'Where you don't know where you're going, take a look at where you come from', goes an Arab saying. Young Olivia is going back in the country of her ancestors, looking to re-create personal histories and memories, mostly left to her through her grand-mother's stories.
Former 'pied-noir'/'black foot', name given to Jews and Christians who at the beginning of the 20th century 'colonised' Algeria and other North-African countries from France, Olivia's family left the country in the 1960s with a piece of the country in their soul. They left there the best memories and a life lost for ever. Memory is treacherous, adding layers and layers of nostalgia the reality that was maybe completely different. Olivia is inspired by those filtered memories and her journey is both a self-search of her family roots and a travel dairy in a country still wearing the stigma of the bloody civil war in the 1960s.
Telling the story as a graphic novel was a very inspiring way as it offers a proper visual content, but also creates different memoir dynamics, with its own red line of events and encounters, that maybe if told in a classical way would have been less entertaining and interesting. Qualifying this genre as less-literary ignores from non-literary snobbish reasons the rich values that the match between inspiring words and inspiring drawings can bring.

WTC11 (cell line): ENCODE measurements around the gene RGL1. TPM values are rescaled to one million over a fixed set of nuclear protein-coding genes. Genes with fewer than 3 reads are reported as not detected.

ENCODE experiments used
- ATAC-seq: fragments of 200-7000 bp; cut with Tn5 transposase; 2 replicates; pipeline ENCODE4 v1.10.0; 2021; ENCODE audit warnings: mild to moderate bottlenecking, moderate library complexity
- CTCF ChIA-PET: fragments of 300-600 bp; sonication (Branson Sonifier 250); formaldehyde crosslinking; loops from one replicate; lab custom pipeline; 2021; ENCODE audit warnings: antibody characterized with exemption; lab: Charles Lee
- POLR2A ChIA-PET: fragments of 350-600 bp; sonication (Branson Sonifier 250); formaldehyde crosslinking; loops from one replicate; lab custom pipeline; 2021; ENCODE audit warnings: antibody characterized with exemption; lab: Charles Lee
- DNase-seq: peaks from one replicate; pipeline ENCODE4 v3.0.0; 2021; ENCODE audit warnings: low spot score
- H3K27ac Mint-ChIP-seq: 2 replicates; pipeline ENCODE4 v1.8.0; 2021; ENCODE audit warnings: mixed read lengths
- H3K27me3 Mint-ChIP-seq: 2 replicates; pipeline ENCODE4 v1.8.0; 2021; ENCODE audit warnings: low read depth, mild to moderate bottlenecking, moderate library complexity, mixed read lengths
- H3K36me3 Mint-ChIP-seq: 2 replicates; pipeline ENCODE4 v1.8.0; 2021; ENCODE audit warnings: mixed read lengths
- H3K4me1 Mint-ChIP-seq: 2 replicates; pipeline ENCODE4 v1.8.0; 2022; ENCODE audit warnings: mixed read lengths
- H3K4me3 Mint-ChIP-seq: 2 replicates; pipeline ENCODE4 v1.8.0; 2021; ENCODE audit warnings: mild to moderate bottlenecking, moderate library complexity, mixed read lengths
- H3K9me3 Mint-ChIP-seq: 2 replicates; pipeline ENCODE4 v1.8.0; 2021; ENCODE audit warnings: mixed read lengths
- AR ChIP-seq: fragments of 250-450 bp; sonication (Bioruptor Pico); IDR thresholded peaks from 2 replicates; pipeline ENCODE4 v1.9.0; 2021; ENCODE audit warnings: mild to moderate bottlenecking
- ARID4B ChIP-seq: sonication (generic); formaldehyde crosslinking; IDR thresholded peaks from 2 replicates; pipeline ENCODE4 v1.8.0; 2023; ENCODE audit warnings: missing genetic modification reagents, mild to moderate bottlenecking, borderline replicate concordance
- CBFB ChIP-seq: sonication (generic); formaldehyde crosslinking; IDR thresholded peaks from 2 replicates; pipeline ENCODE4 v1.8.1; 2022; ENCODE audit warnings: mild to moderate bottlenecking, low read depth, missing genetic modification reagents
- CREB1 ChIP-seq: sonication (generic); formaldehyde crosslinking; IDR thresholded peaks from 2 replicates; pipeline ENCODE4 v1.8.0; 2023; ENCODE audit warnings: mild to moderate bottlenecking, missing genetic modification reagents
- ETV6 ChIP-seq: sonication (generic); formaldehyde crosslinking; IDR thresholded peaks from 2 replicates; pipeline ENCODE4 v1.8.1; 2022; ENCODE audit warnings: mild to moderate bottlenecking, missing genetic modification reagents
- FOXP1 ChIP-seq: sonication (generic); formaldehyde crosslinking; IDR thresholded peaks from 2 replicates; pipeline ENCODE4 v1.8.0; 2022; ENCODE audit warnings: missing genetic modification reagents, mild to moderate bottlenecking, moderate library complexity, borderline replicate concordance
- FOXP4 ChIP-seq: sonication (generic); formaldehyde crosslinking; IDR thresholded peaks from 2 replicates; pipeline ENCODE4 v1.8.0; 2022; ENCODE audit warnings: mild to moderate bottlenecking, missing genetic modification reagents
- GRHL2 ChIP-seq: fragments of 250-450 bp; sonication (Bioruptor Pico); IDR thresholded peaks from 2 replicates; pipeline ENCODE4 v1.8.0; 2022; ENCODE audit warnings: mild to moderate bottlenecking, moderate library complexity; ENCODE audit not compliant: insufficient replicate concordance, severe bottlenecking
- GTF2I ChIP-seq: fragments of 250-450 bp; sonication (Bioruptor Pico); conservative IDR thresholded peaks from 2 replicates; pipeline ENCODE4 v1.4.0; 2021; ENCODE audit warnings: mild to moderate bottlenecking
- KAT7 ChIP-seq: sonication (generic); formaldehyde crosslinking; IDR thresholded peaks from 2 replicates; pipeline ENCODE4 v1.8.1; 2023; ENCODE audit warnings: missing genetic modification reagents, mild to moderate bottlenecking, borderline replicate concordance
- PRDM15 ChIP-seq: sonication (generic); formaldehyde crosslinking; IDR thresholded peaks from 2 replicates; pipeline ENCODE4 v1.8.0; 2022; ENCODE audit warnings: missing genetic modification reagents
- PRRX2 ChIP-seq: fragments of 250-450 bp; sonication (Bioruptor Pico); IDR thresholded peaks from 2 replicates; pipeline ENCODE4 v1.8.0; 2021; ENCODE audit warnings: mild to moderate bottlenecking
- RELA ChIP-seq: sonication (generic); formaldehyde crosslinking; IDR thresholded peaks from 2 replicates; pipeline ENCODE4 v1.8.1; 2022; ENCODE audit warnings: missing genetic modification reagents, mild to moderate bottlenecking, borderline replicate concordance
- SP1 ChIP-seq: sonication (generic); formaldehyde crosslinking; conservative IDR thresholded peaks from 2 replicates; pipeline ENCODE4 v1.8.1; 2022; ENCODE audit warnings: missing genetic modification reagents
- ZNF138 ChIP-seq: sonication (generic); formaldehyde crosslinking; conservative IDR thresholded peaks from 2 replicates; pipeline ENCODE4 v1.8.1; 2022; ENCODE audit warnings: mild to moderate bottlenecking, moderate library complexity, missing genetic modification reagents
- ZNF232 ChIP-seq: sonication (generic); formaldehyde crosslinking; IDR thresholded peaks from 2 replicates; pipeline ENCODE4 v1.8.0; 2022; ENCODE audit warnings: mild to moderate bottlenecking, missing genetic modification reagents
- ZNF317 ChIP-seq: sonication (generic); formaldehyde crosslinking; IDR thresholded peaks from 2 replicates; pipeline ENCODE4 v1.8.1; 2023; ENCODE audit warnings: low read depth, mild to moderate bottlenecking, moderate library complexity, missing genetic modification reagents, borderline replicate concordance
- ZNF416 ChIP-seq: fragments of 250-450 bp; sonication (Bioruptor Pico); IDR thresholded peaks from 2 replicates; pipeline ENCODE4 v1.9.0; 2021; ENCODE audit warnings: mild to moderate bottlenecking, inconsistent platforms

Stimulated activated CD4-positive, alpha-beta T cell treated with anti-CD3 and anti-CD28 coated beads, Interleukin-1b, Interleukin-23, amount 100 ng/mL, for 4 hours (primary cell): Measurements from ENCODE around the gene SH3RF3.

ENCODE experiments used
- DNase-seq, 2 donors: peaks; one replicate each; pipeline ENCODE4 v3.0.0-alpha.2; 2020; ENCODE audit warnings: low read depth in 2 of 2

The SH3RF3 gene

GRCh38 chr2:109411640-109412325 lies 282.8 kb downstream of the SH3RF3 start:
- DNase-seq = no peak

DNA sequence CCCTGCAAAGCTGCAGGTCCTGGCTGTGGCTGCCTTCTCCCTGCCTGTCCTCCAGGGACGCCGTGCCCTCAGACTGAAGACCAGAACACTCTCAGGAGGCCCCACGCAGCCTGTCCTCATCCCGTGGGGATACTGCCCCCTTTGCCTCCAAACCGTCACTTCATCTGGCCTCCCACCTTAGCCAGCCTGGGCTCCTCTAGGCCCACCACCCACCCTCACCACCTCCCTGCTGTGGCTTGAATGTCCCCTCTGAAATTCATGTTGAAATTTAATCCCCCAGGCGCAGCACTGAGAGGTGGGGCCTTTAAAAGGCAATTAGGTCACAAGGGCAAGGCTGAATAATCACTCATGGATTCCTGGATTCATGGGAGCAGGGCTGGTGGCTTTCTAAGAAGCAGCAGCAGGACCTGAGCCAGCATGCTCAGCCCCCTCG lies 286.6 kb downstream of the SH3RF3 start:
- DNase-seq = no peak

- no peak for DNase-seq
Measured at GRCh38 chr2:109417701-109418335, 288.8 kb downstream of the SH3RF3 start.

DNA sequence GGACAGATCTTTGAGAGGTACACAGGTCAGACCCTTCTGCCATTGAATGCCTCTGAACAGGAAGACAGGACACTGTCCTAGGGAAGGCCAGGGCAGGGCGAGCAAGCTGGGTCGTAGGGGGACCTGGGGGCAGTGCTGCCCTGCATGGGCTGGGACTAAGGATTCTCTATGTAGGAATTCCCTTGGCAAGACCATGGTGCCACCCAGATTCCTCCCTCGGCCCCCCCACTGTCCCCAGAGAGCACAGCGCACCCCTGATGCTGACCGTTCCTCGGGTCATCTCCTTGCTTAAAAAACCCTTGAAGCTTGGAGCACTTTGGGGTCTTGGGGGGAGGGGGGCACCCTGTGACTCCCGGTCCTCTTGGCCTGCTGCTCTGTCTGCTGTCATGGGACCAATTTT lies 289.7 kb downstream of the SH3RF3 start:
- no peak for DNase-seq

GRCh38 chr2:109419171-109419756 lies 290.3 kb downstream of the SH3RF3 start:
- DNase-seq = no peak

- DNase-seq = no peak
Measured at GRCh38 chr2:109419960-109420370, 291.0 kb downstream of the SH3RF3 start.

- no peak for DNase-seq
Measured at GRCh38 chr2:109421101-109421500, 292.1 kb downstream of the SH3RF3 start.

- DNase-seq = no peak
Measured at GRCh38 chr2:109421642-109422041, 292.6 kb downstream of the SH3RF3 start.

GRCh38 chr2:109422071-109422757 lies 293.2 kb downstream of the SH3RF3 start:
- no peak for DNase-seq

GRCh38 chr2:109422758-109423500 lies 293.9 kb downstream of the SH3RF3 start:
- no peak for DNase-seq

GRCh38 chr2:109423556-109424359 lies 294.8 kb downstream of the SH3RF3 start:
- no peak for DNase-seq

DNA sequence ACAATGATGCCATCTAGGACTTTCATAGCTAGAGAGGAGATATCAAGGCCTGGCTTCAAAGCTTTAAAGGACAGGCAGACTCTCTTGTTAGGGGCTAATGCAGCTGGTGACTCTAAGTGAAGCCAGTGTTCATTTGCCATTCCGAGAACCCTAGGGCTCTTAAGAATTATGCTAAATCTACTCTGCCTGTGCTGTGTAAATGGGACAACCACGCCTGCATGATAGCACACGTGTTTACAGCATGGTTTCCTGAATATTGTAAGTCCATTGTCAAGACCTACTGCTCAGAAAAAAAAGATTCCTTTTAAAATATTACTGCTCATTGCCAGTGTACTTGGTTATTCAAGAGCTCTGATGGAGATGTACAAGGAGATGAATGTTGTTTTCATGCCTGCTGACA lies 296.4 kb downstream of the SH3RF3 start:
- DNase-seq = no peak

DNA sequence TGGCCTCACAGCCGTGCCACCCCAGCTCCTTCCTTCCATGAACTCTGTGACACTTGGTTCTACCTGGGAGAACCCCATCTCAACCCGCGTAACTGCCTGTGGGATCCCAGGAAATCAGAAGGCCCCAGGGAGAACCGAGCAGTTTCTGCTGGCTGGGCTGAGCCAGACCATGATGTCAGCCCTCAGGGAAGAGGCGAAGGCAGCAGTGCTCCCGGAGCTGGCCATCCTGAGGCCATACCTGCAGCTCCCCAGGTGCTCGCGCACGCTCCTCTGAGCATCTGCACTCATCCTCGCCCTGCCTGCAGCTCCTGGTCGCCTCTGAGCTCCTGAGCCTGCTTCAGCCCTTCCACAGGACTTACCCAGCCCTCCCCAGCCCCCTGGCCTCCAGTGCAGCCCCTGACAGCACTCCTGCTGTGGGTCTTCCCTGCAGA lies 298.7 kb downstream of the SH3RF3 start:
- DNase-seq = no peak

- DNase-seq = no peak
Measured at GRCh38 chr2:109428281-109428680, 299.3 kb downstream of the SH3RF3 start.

Algeria is Beautiful Like America is a good example in this respect. Especially when you have to deal with historically delicate topics, graphic novels may bring a pinch of irony into the story, which can deter the otherwise dangerous time bombs of political and ideological discourses.
Rating: 5 stars
Disclaimer: Book offered by the publisher in exchange for an honest review